Like most people during the destabilizing events of last year, Gigi Pritzker found herself assessing what’s most important in her life—and as founder and CEO of the media company Madison Wells, that assessment eventually translated to a company rebrand.
“For kind of my whole career, my sensibilities, my values, my taste has run towards a certain kind of story,” says Pritzker. “If I look back, there’s always a big underdog piece to what I tend to be attracted to.” Pritzker’s Madison Wells’s production resume includes the Tony Award-winning plays The Inheritance and Hadestown, National Geographic’s Genius series, 21 Bridges, and more. “The pandemic, this period that we’ve all gone through,” she adds, “we all crystallized in some respects what was important to all of us and have really spent time thinking about what are we doing? How are we spending our time? And what’s important to us?”
With the rebrand, Pritzker and her teams across film, TV, live events, podcasts, and more are putting a finer point on that “underdog” element to showcase stories about and by “badass women.”
Earlier this year, Madison Wells acquired the rights to sex educator and researcher Emily Nagoski’s book Come as You Are: The Surprising New Science that Will Transform Your Sex Life. Madison Wells also recently released the Tammy Faye biopic The Eyes of Tammy Faye, director Geeta Malik’s family dramedy India Sweets and Spices, and the company is developing author Ali Benjamin’s bestselling YA novel The Thing About Jellyfish as both a film and stage production.
“It’s really about focusing on women in front of the camera and behind the camera who are not afraid to tell their truth and tell their personal story,” says Rachel Shane, head of film and TV at Madison Wells. “It’s about pushing forward and not letting anyone stop them from that path. And I do believe that that is the definition of badass.”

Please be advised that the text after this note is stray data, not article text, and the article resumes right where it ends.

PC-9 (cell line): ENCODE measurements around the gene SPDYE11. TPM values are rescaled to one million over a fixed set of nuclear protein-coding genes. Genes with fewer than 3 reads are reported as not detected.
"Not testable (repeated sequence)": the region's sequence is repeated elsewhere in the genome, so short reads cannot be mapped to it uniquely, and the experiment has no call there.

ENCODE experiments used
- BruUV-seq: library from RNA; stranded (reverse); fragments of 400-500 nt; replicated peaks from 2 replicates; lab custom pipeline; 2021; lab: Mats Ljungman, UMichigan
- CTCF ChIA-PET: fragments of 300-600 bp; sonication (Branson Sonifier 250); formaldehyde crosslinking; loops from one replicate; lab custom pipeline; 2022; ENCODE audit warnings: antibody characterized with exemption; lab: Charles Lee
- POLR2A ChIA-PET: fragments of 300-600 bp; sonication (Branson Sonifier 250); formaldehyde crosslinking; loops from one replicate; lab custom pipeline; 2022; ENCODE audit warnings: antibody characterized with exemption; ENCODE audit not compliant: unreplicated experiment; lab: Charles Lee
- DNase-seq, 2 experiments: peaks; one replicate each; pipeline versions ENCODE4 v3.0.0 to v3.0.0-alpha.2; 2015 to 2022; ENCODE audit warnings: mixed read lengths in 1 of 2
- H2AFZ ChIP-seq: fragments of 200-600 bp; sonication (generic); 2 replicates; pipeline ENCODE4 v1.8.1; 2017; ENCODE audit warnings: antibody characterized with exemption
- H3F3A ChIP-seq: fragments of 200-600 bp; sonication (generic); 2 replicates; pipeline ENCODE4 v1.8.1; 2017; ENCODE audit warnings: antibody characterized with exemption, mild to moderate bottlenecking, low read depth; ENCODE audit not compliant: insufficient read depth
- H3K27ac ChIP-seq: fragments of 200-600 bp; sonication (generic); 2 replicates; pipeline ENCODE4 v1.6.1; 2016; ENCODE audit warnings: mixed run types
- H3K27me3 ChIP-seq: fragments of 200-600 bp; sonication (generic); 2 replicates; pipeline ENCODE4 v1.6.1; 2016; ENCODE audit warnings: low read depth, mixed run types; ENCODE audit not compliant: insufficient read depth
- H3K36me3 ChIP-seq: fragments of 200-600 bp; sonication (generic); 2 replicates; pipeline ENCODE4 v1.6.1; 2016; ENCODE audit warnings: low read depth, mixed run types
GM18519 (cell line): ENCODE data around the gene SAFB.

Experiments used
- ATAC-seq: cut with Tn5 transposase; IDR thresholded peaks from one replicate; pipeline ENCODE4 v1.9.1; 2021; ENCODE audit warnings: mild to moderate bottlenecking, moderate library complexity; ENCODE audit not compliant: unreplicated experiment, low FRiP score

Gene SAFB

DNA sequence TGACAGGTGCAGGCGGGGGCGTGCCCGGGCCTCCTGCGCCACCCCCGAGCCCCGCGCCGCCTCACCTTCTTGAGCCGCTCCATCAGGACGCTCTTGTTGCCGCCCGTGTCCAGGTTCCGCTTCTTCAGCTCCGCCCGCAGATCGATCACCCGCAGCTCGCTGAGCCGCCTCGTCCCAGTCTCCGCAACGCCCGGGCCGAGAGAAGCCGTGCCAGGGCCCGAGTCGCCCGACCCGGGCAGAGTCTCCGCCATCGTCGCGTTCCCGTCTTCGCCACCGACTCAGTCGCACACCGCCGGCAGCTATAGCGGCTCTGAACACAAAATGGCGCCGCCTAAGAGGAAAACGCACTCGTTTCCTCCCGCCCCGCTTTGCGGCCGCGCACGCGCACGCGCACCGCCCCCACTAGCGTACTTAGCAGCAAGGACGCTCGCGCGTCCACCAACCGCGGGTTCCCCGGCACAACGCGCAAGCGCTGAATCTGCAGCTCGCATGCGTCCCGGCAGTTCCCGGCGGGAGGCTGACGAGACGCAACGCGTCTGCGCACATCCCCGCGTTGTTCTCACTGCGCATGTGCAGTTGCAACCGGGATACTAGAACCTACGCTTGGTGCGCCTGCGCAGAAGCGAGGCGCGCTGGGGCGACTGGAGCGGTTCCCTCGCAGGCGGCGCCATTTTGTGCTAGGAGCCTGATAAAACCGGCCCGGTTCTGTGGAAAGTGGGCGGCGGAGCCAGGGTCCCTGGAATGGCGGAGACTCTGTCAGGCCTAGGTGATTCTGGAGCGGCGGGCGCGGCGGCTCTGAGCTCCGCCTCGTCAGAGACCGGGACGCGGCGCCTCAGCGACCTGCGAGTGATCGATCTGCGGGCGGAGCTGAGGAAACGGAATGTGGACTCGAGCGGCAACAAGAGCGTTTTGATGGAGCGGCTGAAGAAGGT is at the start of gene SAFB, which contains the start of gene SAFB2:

Both Shane and Pritzker note that Madison Wells is taking a expansive view on inclusivity in that they’re looking at more than gender and race. The company is positioning itself as a repository for boundary pushers across the board with little in the way of boxes to check beyond that.
“For me, both personally and as a professional in this industry, it’s just being attuned and open and aware enough to recognize when [a good story] does come by,” Pritzker says. “Our world is not short of difficult and challenging things to highlight and help. So for me it’s being open to it and being aware of it and wanting to engage with it.”
For example, the little-known yet remarkable story of Daniel Joseph Jenkins, a reverend in Charleston, South Carolina, who established an orphanage in 1891 for Black street kids. Jenkins sought donations of musical instruments from the townsfolk, and with the help of local musicians P.M. “Hatsie” Logan and Francis Eugene Mikell, taught the orphans how to play. With time, the Jenkins Orphanage Band became a training ground for future jazz musicians and an influential force in jazz itself.
“When were brought this story, I immediately said, ‘This is a musical’,” says Jamie Forshaw, executive producer for Madison Wells’s live division. “Hands down, this would be a fantastic visual, sensorial hit. It will spark conversations, and it’s definitely a story that should be heard and one I’m surprised isn’t already known.”
“I think the rebrand for us, specifically for live, is more poignant in the sense that it’s all about voices that aren’t heard and voices that should be heard and need to be heard,” Forshaw continues. “Theater gives a much more compelling, immediate visual response with an audience member. You can really reach the emotional core of someone.”
Madison Wells’s rebrand also taps into Pritzker’s own emotional core. She worked with the women-founded agency Ampersand to help set a new tone for the company with a logo and website refresh. “They really dug deep into the motivation behind what we’re doing and why,” Pritzker says. “It felt like therapy at times, in a good way. As a result, the logo that we came up with—I know it sounds kind of silly [because] it’s just a logo—but it really resonates for me. When we show it to people, they’re like, ‘It’s a little hippie, kind of like you.'”
For Pritzker, Madison Wells’s rebrand feels like an evolution of who she is and what she’s always stood for. “Frankly, it’s a great time to state it,” she says. “It felt like the time to actually say, this is the thing I want to do and who I want us to be.”